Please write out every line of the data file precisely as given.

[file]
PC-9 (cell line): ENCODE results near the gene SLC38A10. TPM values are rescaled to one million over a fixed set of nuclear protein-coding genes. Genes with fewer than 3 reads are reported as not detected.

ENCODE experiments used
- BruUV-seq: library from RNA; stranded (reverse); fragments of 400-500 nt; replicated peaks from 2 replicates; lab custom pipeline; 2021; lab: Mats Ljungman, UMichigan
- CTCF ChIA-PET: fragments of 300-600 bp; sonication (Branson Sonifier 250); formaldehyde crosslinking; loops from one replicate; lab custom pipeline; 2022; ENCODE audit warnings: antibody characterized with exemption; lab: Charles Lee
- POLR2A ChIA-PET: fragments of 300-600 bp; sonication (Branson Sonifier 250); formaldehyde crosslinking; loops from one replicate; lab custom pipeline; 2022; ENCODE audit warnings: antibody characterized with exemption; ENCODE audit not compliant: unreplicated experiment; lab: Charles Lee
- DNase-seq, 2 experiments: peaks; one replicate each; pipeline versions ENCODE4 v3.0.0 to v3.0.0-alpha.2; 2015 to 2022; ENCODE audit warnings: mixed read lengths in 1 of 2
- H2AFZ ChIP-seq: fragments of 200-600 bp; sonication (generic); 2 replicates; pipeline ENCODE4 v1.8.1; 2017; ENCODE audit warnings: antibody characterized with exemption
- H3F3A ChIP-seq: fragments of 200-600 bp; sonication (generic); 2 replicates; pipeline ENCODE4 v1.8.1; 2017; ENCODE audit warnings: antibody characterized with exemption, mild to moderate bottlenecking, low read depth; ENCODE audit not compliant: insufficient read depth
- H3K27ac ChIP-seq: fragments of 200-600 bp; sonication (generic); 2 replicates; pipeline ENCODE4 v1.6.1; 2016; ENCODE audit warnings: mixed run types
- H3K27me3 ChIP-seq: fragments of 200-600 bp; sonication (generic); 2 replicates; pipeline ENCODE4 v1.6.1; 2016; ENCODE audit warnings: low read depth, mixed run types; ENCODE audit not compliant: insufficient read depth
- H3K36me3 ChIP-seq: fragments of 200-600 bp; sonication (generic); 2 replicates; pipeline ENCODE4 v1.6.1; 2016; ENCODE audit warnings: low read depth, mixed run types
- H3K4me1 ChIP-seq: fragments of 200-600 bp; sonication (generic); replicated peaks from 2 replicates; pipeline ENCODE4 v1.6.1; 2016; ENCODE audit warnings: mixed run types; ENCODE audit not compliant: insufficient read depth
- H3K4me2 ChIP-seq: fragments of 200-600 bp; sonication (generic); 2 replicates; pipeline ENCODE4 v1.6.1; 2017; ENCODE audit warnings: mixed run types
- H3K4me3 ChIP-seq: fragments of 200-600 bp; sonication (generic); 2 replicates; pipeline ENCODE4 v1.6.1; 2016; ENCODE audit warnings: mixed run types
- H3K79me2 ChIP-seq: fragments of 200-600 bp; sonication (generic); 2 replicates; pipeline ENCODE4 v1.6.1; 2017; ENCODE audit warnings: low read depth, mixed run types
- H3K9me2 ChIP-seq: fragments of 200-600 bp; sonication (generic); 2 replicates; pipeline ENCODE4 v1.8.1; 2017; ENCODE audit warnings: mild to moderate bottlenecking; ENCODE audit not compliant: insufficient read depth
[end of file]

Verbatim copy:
PC-9 (cell line): ENCODE results near the gene SLC38A10. TPM values are rescaled to one million over a fixed set of nuclear protein-coding genes. Genes with fewer than 3 reads are reported as not detected.

ENCODE experiments used
- BruUV-seq: library from RNA; stranded (reverse); fragments of 400-500 nt; replicated peaks from 2 replicates; lab custom pipeline; 2021; lab: Mats Ljungman, UMichigan
- CTCF ChIA-PET: fragments of 300-600 bp; sonication (Branson Sonifier 250); formaldehyde crosslinking; loops from one replicate; lab custom pipeline; 2022; ENCODE audit warnings: antibody characterized with exemption; lab: Charles Lee
- POLR2A ChIA-PET: fragments of 300-600 bp; sonication (Branson Sonifier 250); formaldehyde crosslinking; loops from one replicate; lab custom pipeline; 2022; ENCODE audit warnings: antibody characterized with exemption; ENCODE audit not compliant: unreplicated experiment; lab: Charles Lee
- DNase-seq, 2 experiments: peaks; one replicate each; pipeline versions ENCODE4 v3.0.0 to v3.0.0-alpha.2; 2015 to 2022; ENCODE audit warnings: mixed read lengths in 1 of 2
- H2AFZ ChIP-seq: fragments of 200-600 bp; sonication (generic); 2 replicates; pipeline ENCODE4 v1.8.1; 2017; ENCODE audit warnings: antibody characterized with exemption
- H3F3A ChIP-seq: fragments of 200-600 bp; sonication (generic); 2 replicates; pipeline ENCODE4 v1.8.1; 2017; ENCODE audit warnings: antibody characterized with exemption, mild to moderate bottlenecking, low read depth; ENCODE audit not compliant: insufficient read depth
- H3K27ac ChIP-seq: fragments of 200-600 bp; sonication (generic); 2 replicates; pipeline ENCODE4 v1.6.1; 2016; ENCODE audit warnings: mixed run types
- H3K27me3 ChIP-seq: fragments of 200-600 bp; sonication (generic); 2 replicates; pipeline ENCODE4 v1.6.1; 2016; ENCODE audit warnings: low read depth, mixed run types; ENCODE audit not compliant: insufficient read depth
- H3K36me3 ChIP-seq: fragments of 200-600 bp; sonication (generic); 2 replicates; pipeline ENCODE4 v1.6.1; 2016; ENCODE audit warnings: low read depth, mixed run types
- H3K4me1 ChIP-seq: fragments of 200-600 bp; sonication (generic); replicated peaks from 2 replicates; pipeline ENCODE4 v1.6.1; 2016; ENCODE audit warnings: mixed run types; ENCODE audit not compliant: insufficient read depth
- H3K4me2 ChIP-seq: fragments of 200-600 bp; sonication (generic); 2 replicates; pipeline ENCODE4 v1.6.1; 2017; ENCODE audit warnings: mixed run types
- H3K4me3 ChIP-seq: fragments of 200-600 bp; sonication (generic); 2 replicates; pipeline ENCODE4 v1.6.1; 2016; ENCODE audit warnings: mixed run types
- H3K79me2 ChIP-seq: fragments of 200-600 bp; sonication (generic); 2 replicates; pipeline ENCODE4 v1.6.1; 2017; ENCODE audit warnings: low read depth, mixed run types
- H3K9me2 ChIP-seq: fragments of 200-600 bp; sonication (generic); 2 replicates; pipeline ENCODE4 v1.8.1; 2017; ENCODE audit warnings: mild to moderate bottlenecking; ENCODE audit not compliant: insufficient read depth